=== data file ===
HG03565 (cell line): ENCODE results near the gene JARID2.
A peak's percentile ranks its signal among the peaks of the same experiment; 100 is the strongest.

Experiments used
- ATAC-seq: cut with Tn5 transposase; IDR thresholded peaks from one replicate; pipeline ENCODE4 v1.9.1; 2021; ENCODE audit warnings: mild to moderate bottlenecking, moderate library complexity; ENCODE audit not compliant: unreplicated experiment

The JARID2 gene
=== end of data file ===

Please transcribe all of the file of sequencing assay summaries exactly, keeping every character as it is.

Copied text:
HG03565 (cell line): ENCODE results near the gene JARID2.
A peak's percentile ranks its signal among the peaks of the same experiment; 100 is the strongest.

Experiments used
- ATAC-seq: cut with Tn5 transposase; IDR thresholded peaks from one replicate; pipeline ENCODE4 v1.9.1; 2021; ENCODE audit warnings: mild to moderate bottlenecking, moderate library complexity; ENCODE audit not compliant: unreplicated experiment

The JARID2 gene